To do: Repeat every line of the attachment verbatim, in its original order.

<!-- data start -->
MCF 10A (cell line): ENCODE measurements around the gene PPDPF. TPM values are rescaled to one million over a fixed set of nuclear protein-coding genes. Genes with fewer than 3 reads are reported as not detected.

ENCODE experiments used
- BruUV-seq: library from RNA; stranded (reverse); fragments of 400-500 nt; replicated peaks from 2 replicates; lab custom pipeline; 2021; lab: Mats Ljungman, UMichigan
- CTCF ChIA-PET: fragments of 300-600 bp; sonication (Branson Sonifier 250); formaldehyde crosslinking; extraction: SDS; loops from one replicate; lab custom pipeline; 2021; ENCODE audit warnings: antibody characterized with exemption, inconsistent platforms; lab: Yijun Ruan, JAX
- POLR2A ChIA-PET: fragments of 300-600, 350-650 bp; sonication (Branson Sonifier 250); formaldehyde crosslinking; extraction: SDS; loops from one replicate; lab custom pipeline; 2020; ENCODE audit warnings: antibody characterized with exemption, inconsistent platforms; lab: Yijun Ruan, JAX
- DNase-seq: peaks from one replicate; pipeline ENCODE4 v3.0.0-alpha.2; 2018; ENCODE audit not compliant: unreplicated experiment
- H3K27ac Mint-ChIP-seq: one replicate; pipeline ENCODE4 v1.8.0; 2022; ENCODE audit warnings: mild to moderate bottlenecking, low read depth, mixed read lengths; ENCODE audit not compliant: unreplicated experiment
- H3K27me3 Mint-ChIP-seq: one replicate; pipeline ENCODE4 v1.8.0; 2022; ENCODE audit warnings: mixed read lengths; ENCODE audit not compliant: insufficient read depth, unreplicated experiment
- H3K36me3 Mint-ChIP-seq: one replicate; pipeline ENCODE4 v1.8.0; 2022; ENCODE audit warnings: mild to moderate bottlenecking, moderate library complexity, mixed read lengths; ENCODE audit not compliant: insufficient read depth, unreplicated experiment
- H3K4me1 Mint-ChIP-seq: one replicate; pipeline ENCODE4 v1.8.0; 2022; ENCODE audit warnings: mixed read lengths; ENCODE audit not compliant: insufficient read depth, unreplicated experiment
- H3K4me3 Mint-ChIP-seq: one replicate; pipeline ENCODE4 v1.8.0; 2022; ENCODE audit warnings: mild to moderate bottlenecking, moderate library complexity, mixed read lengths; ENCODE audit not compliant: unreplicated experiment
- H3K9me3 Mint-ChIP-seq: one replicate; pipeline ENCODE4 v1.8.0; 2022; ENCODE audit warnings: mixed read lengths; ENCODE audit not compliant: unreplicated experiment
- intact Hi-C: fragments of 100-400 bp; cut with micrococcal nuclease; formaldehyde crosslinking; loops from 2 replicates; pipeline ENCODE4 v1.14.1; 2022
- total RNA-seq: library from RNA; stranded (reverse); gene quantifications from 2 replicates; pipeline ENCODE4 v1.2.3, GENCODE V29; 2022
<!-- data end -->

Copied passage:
MCF 10A (cell line): ENCODE measurements around the gene PPDPF. TPM values are rescaled to one million over a fixed set of nuclear protein-coding genes. Genes with fewer than 3 reads are reported as not detected.

ENCODE experiments used
- BruUV-seq: library from RNA; stranded (reverse); fragments of 400-500 nt; replicated peaks from 2 replicates; lab custom pipeline; 2021; lab: Mats Ljungman, UMichigan
- CTCF ChIA-PET: fragments of 300-600 bp; sonication (Branson Sonifier 250); formaldehyde crosslinking; extraction: SDS; loops from one replicate; lab custom pipeline; 2021; ENCODE audit warnings: antibody characterized with exemption, inconsistent platforms; lab: Yijun Ruan, JAX
- POLR2A ChIA-PET: fragments of 300-600, 350-650 bp; sonication (Branson Sonifier 250); formaldehyde crosslinking; extraction: SDS; loops from one replicate; lab custom pipeline; 2020; ENCODE audit warnings: antibody characterized with exemption, inconsistent platforms; lab: Yijun Ruan, JAX
- DNase-seq: peaks from one replicate; pipeline ENCODE4 v3.0.0-alpha.2; 2018; ENCODE audit not compliant: unreplicated experiment
- H3K27ac Mint-ChIP-seq: one replicate; pipeline ENCODE4 v1.8.0; 2022; ENCODE audit warnings: mild to moderate bottlenecking, low read depth, mixed read lengths; ENCODE audit not compliant: unreplicated experiment
- H3K27me3 Mint-ChIP-seq: one replicate; pipeline ENCODE4 v1.8.0; 2022; ENCODE audit warnings: mixed read lengths; ENCODE audit not compliant: insufficient read depth, unreplicated experiment
- H3K36me3 Mint-ChIP-seq: one replicate; pipeline ENCODE4 v1.8.0; 2022; ENCODE audit warnings: mild to moderate bottlenecking, moderate library complexity, mixed read lengths; ENCODE audit not compliant: insufficient read depth, unreplicated experiment
- H3K4me1 Mint-ChIP-seq: one replicate; pipeline ENCODE4 v1.8.0; 2022; ENCODE audit warnings: mixed read lengths; ENCODE audit not compliant: insufficient read depth, unreplicated experiment
- H3K4me3 Mint-ChIP-seq: one replicate; pipeline ENCODE4 v1.8.0; 2022; ENCODE audit warnings: mild to moderate bottlenecking, moderate library complexity, mixed read lengths; ENCODE audit not compliant: unreplicated experiment
- H3K9me3 Mint-ChIP-seq: one replicate; pipeline ENCODE4 v1.8.0; 2022; ENCODE audit warnings: mixed read lengths; ENCODE audit not compliant: unreplicated experiment
- intact Hi-C: fragments of 100-400 bp; cut with micrococcal nuclease; formaldehyde crosslinking; loops from 2 replicates; pipeline ENCODE4 v1.14.1; 2022
- total RNA-seq: library from RNA; stranded (reverse); gene quantifications from 2 replicates; pipeline ENCODE4 v1.2.3, GENCODE V29; 2022